He was a young adult neutered male cat who was abandonned in the dumpster of a cat rescue in the Twin Cities. When he tested positive the rescue asked Home for Life to help him. Poor Flash- we picked him up and as I put his crate in the jeep to drive him to the sanctuary,it seemed like I had never seen a cat who had such a worried look on his face-the expression: "now what?" I didn't know a cat could look so obviously worried.He was a small cat on his own with noone to help him or count on-that was the impression he conveyed. He made it to the sanctuary riding quietly in the carrier without even a meow . Although very wary and timid, Flash was never mean or aggressive. He ran from the staff and hid but loved the daily canned food feedings at "cat brunch" and would come out from hiding to eat heartily. He soon made friends with another quiet cat, also leukemia positive named Torah, a dignified, beautiful neutered male himlayan who had been abandonned and then caught in a TNR project in Missouri. Torah is not a big fan of people but was not shy either. Like many himlayans, Torah has an edge to his personality that called for taking him seriously rather than treating him like a stuffed toy on a satin pillow. Gradually, drawing courage from Torah's confidence and the unwavering care he received at Home for Life, Flash has come around. Flash enjoys being pet and can be found lounging about with Torah.He loves to go outside in the big cat run the feline leukemia cats have.It makes me feel good to see how comfortable he is at Home for Life,that he recognizes that we will take care of him and that we love and appreciate him for who he is.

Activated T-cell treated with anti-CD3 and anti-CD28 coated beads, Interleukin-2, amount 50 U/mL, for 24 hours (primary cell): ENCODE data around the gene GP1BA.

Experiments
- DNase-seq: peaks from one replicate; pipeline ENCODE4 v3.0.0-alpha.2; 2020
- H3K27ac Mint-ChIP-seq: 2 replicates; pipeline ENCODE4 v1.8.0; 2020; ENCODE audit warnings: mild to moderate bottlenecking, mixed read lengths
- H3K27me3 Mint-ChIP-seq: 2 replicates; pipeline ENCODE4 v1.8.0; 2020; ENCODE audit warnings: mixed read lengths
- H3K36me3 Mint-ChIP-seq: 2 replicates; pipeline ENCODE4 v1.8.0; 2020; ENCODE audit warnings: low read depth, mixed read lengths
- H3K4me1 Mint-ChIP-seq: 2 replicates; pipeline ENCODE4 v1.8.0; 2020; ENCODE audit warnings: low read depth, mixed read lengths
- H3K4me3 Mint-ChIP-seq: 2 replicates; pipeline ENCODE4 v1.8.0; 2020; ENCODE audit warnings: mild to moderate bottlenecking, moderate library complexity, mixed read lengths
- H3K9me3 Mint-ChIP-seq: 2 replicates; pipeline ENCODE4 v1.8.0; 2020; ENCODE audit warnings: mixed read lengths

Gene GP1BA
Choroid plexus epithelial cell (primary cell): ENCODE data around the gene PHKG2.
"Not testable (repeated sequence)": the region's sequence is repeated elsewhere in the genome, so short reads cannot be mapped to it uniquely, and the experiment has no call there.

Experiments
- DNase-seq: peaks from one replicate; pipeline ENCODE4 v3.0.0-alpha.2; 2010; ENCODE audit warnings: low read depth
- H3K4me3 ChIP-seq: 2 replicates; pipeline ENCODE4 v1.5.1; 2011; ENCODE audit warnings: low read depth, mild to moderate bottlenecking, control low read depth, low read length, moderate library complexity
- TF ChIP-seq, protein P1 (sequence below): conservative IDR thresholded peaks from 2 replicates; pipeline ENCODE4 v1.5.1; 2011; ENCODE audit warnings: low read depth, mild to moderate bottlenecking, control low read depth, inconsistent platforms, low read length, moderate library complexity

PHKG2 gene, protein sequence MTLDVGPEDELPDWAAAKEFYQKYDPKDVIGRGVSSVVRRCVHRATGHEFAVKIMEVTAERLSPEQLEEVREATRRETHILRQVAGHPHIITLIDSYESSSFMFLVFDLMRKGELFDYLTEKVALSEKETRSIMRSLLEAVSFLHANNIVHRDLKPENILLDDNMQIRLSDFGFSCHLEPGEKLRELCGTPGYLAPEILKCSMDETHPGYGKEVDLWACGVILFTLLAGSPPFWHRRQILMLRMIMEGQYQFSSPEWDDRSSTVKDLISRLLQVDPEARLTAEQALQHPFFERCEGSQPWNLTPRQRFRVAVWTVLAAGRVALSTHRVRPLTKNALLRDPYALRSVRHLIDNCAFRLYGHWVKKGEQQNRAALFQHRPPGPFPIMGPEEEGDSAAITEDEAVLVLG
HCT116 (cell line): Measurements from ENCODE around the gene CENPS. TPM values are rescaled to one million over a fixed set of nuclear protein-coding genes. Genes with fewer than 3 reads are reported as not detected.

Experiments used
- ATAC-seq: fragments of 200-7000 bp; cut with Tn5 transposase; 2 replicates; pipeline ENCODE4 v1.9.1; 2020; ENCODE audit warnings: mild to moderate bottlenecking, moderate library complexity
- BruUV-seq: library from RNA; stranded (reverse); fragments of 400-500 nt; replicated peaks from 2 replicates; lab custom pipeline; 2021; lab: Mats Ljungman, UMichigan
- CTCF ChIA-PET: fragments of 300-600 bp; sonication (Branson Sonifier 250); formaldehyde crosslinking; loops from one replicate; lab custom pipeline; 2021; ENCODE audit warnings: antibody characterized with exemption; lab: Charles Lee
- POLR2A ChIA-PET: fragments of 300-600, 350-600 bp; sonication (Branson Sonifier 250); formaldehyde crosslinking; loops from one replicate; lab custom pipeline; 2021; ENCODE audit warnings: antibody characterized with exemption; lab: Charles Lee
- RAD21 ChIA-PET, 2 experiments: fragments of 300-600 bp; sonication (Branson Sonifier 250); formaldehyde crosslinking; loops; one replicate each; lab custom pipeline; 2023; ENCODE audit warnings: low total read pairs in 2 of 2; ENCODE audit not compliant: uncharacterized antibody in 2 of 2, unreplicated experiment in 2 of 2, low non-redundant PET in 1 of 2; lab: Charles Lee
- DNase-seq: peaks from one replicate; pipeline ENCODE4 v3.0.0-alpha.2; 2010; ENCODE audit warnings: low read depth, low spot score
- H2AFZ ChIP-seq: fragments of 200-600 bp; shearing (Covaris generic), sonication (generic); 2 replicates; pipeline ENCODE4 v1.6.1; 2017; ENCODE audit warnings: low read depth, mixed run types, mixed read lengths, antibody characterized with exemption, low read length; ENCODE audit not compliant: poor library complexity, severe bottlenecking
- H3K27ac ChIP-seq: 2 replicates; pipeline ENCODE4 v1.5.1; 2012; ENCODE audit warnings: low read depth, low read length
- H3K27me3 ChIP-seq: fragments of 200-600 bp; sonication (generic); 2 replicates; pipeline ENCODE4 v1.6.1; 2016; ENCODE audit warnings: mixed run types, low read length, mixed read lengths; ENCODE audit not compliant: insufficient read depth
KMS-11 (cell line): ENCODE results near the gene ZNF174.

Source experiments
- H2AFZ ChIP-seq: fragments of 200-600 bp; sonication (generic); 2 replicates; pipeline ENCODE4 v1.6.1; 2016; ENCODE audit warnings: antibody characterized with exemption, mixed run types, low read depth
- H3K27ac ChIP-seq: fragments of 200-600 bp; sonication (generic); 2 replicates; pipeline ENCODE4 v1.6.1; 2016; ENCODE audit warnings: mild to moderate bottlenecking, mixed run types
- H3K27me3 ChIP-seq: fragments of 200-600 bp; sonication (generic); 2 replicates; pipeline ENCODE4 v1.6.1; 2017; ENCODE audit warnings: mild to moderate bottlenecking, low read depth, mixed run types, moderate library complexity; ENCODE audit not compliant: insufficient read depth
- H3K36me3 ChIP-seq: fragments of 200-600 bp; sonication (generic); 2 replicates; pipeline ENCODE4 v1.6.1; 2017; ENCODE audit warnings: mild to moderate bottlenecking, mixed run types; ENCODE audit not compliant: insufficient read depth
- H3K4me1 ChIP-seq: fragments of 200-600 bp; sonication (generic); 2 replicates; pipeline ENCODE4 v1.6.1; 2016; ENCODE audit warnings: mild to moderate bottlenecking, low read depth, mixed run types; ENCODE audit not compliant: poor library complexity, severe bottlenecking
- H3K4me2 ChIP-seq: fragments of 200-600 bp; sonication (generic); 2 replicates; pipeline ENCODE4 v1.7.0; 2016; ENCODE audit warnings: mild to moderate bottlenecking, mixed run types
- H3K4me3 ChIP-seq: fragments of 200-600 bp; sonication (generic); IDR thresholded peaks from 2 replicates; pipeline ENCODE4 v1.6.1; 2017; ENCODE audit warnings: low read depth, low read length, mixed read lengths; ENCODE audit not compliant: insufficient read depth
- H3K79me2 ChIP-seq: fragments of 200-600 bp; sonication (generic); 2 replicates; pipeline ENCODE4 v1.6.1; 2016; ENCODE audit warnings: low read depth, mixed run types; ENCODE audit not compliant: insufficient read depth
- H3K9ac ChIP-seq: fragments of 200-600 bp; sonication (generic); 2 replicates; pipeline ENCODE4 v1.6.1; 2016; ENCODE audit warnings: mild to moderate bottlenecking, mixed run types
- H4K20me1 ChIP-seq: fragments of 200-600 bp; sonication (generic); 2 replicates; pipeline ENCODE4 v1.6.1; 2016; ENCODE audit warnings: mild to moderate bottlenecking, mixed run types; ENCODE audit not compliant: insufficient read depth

Mark,age 5, a border collie/australian shepard/?? mix ( got to love that unlikely name for a dog) recently came to Home for Life from Colorado. His elderly owner, who rescued unwanted animals all her life, had to move to a nursing home due to poor health. Mark's veterinarian called Home for Life to ask our help on his behalf. The owner's family had decided that all their mother's animals had to leave the home so they could sell it. One very old sick dog was euthanized, while the other dogs,all small, the vet had managed to place despite the short timeframe she was given to try to save the animals. That left Mark. Of the breed rescues or shelters contacted by the vet none would take him due to his timid personality or stated they would put him down if surrendered. Mark's owner had taken him in a few years before from a home where he was unloved and mistreated. He had bonded very closely to the owner, and she represented a sense of security for Mark, a caring person he could rely on. Now,faced with losing his owner, the vet was worried about the outcome for Mark given his temperment. The vet had always used a muzzle to handle him because she was afraid he would bite if cornered. The family was wary of him. As the vet presented his situation, he had to come to Home for Life or the owner's family would euthanize him, as tough as it would be for the owner. There was no other alternative, in their minds, for poor Mark. We agreed to try to help him.